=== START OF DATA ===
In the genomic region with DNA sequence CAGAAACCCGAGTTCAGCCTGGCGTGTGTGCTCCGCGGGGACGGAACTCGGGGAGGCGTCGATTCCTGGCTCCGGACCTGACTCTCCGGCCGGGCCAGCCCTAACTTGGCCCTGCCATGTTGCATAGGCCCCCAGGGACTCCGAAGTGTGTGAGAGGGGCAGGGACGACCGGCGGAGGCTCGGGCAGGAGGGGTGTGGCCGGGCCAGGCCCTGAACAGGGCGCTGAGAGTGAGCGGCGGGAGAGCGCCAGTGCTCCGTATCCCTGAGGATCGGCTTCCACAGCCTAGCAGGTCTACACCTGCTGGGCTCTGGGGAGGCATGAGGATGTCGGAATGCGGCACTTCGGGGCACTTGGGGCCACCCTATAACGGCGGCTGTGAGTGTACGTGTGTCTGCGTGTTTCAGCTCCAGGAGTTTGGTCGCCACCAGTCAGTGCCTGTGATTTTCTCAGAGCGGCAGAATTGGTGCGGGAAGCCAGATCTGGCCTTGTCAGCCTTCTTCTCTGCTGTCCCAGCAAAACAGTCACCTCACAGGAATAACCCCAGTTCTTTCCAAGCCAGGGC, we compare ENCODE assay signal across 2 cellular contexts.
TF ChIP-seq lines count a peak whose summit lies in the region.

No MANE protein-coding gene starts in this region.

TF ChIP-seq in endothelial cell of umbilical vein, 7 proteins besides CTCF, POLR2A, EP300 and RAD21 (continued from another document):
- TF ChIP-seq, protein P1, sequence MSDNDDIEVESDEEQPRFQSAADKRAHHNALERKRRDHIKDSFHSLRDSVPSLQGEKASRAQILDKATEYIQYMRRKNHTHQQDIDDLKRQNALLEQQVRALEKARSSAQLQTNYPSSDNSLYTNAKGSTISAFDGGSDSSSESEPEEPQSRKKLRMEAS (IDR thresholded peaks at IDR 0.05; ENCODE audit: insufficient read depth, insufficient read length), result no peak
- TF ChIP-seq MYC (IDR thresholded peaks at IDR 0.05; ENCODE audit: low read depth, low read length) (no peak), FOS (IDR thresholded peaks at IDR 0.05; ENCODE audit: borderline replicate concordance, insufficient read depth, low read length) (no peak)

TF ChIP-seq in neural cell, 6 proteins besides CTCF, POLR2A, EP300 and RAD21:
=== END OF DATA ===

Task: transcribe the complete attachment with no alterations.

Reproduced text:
In the genomic region with DNA sequence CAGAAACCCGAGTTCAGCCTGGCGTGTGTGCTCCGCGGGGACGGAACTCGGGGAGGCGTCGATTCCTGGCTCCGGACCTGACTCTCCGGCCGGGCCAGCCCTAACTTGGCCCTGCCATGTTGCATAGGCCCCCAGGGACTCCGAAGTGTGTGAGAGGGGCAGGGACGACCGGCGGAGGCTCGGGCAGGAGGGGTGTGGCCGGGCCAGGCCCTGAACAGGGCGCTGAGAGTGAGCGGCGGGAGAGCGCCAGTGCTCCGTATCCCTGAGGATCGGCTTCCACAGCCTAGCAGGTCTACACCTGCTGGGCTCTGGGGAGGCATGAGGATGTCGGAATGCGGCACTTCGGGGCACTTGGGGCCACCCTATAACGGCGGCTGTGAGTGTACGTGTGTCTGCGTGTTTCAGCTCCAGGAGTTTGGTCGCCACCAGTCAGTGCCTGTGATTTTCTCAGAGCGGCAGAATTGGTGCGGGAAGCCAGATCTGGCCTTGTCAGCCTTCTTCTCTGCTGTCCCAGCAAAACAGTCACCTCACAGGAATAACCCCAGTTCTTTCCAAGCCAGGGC, we compare ENCODE assay signal across 2 cellular contexts.
TF ChIP-seq lines count a peak whose summit lies in the region.

No MANE protein-coding gene starts in this region.

TF ChIP-seq in endothelial cell of umbilical vein, 7 proteins besides CTCF, POLR2A, EP300 and RAD21 (continued from another document):
- TF ChIP-seq, protein P1, sequence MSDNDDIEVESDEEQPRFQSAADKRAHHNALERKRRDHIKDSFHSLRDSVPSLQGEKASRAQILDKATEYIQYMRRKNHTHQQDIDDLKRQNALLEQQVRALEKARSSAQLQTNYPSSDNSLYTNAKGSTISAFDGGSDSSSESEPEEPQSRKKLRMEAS (IDR thresholded peaks at IDR 0.05; ENCODE audit: insufficient read depth, insufficient read length), result no peak
- TF ChIP-seq MYC (IDR thresholded peaks at IDR 0.05; ENCODE audit: low read depth, low read length) (no peak), FOS (IDR thresholded peaks at IDR 0.05; ENCODE audit: borderline replicate concordance, insufficient read depth, low read length) (no peak)

TF ChIP-seq in neural cell, 6 proteins besides CTCF, POLR2A, EP300 and RAD21: